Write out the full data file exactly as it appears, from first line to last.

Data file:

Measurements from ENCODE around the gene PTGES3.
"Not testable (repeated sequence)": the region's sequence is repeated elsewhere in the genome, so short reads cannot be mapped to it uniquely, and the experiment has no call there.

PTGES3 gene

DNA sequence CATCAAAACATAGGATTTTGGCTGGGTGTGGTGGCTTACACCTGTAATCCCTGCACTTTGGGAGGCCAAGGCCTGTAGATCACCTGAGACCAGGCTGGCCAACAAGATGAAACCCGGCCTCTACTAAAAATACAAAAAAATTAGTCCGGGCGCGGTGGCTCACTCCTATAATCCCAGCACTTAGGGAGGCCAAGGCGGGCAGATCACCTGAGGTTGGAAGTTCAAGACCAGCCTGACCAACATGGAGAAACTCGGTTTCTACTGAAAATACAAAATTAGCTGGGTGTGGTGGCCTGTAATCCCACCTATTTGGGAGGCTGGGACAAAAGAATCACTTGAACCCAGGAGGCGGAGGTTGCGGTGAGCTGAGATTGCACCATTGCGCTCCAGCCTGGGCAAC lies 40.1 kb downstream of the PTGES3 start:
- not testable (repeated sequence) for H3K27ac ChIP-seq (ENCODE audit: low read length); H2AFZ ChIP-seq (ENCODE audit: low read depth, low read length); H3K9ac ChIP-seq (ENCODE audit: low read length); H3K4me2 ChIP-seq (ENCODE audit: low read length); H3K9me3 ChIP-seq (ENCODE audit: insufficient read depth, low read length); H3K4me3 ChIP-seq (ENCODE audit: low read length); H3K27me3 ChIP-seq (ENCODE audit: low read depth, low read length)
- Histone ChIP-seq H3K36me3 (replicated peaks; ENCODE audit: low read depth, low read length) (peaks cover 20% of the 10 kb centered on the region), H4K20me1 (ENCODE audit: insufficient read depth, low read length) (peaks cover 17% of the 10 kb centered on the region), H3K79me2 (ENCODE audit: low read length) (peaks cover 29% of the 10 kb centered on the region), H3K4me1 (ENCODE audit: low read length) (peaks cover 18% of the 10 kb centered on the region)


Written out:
Measurements from ENCODE around the gene PTGES3.
"Not testable (repeated sequence)": the region's sequence is repeated elsewhere in the genome, so short reads cannot be mapped to it uniquely, and the experiment has no call there.

PTGES3 gene

DNA sequence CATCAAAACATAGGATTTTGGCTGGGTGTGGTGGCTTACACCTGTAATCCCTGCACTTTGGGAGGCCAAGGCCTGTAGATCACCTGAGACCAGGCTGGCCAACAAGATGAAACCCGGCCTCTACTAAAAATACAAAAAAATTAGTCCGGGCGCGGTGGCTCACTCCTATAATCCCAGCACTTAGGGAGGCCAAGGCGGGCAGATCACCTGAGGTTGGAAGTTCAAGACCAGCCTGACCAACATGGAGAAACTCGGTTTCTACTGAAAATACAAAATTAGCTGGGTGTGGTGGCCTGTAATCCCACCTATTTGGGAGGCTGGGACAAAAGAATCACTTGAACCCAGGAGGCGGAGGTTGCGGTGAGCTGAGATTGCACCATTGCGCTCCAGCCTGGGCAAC lies 40.1 kb downstream of the PTGES3 start:
- not testable (repeated sequence) for H3K27ac ChIP-seq (ENCODE audit: low read length); H2AFZ ChIP-seq (ENCODE audit: low read depth, low read length); H3K9ac ChIP-seq (ENCODE audit: low read length); H3K4me2 ChIP-seq (ENCODE audit: low read length); H3K9me3 ChIP-seq (ENCODE audit: insufficient read depth, low read length); H3K4me3 ChIP-seq (ENCODE audit: low read length); H3K27me3 ChIP-seq (ENCODE audit: low read depth, low read length)
- Histone ChIP-seq H3K36me3 (replicated peaks; ENCODE audit: low read depth, low read length) (peaks cover 20% of the 10 kb centered on the region), H4K20me1 (ENCODE audit: insufficient read depth, low read length) (peaks cover 17% of the 10 kb centered on the region), H3K79me2 (ENCODE audit: low read length) (peaks cover 29% of the 10 kb centered on the region), H3K4me1 (ENCODE audit: low read length) (peaks cover 18% of the 10 kb centered on the region)